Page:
General Question

scars2b's avatar

Should i buy one of those electric toothbrushes?

Asked by scars2b (111points) August 18th, 2008

i hate flossing, so maybe this is could be an alternative…

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15 Answers

DandyDear711's avatar

I love my electric toothbrush but unfortunately it is not a substitute to flossing.

bodyhead's avatar

If you aren’t going to floss, you should at least vigorously rinse your teeth with mouthwash. That’s what my dentist told me to do. Make sure you swish it back and fourth very powerfully both in the front and on each side.

I also use a Sonicare and I love it. I use to not brush my teeth for two minutes because I would get distracted and forget how much time had passed.

So my recommendation is to get a Sonicare toothbrush and vigorous mouth rinsing (at least twice a day).

DandyDear711's avatar

I use a Sonicare also – I think I bought it on ebay – after researching it thoroughly. BTW I thought the sonicare battery was supposed to only last a couple of years. Both our sonicare heads have lasted much longer.

Snoopy's avatar

I hated flossing and brushing my teeth. I particularly hated winding the string around my fingers, cutting off the circulation and then sticking them in my mouth

I LOVE my Sonicare. It is pricey, yes, but worth it if you like your teeth. I also use Dentek flossers. They are so cool and easy. I grab one every night and floss away. My dental health is superb…..much improved over the past year.

These are the kiddie kind, I think, but will give you the basic idea:–1

Snoopy's avatar

I also agree w/ Dandy….ANY toothbrush cannot get BETWEEN your teeth.

heysupnm's avatar

I use a regular toothbrush (the ones my dentist gives me) and I use Listerine daily. I floss about once a every 2 weeks. My dentist says I have clean, healthy teeth.

kristianbrodie's avatar

I second (or third) the SONICARE. An absolutely amazing gadget – it will really make you understand just how badly you were cleaning your teeth before! Expensive, but probably cheaper than having to get false teeth!

susanc's avatar

If your dentist says get a
Sonicare, get one. It’s set to stay on for a full 2 minutes and so when it turns off you know you’ve done enough.
And no, no kind of brushing will substitute for flossing.
Some people like flossing. I can’t imagine why. I can’t stand it. But if I don’t do it anyway,
my teeth are going to fall out – not from decay, my decay years are behind me (don’t know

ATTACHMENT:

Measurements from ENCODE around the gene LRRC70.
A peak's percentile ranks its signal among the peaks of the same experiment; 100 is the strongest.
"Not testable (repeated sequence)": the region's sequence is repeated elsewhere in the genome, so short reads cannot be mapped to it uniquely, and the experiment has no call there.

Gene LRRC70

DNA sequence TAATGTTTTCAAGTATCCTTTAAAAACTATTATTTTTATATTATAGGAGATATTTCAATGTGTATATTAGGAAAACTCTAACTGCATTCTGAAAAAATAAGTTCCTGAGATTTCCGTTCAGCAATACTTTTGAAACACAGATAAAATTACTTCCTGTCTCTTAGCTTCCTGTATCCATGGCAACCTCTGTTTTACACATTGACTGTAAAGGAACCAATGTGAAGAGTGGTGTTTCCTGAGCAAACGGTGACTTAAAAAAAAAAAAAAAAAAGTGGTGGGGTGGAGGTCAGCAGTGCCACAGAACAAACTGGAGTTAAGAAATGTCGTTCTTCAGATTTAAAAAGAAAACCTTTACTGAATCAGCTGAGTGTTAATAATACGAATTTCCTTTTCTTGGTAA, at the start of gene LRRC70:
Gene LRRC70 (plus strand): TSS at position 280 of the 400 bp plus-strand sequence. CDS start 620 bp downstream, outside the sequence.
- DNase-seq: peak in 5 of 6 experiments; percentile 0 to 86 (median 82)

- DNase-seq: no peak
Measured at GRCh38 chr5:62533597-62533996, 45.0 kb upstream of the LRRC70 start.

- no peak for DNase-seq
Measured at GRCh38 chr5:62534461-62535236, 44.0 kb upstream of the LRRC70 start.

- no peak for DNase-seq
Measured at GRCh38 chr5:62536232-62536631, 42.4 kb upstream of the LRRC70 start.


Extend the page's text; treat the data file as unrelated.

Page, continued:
why this happens) but from gum disease. Plus gum disease makes your mouth smell like dead animals.
My husband’s teeth did fall out, and the pain and inconvenience of having implants and other devices cannot be described, not to mention the expense.
I think it’s very counterintuitive to take care of our teeth unless they hurt. But you hafta.

Lightlyseared's avatar

I would recommend an Oral B oscillating pulsating toothbrush as in a meta analysis comparing toothbrushes they were found to be the most effective however it is important that you are using the correct technique with any toothbrush (electric or otherwise) to ensure that you are cleaning your teeth effectively and not causing any damage to the gums (particularly true where flossing is concerned).

mamasu's avatar

I’ll further the vote for the Sonicare. I love mine. I’m kind of a toothbrushing junky though. I keep one in the bathroom and one in the car. You have to use it properly though. Don’t press too hard. Use it for the full two minutes. For flossing, I use the pre flossed picks that I buy in a bag at the drugstore. No shredding or finger twining.

gailcalled's avatar

I love my electric tooth brush (Oral B) but it doesn’t take the place of flossing. So I keep packages of floss next to TV, computer,in night table, in purse and in cupholder in car. At red lights or in traffic jams, I floss surreptitiously in the car, and with great abandon at home.

I am always shocked to see what the floss removes after a thorough brushing.

Snoopy's avatar

@gail. Well that brings up a curious question. I floss before. You floss after? This is in the same context as “dust or vacuum first?”, I think…...

gailcalled's avatar

I guess it depends. If you wait long enough, it can be either before or after. If I actually do it at the sink, it is after. Than a good swish of warm water.

figbash's avatar

I love electric toothbrushes and there are definitely dentists on each side of the Oral B vs. Sonicare camp. They get your teeth really clean and force you to brush longer.

You really should try and get into the habit of flossing, if not just for hygiene (you really don’t want food rotting and calcifying in between your teeth) and oral health reasons but for cardiac reasons as well. There are studies that show that a lack of flossing can contribute to cardiac problems.

Try those pre-loaded, disposable flossers to get you started and after a few weeks, what seems like a chore will become easy, second nature. Once you start flossing more often, you’ll be completely grossed out by what stays in your mouth when you don’t floss and no amount of swishing or mouthwash will cut it.

baseballnut's avatar

I hate to floss as well and my dentist recommended an old school Water Pik – the kind of thing that kids with braces use. I got a fairly inexpensive one a Bed, Bath and Beyond and my gums have much improved. I’ve used it about six months and it really makes a difference. I also favor a SonicCare toothbrush and both have made a big difference.

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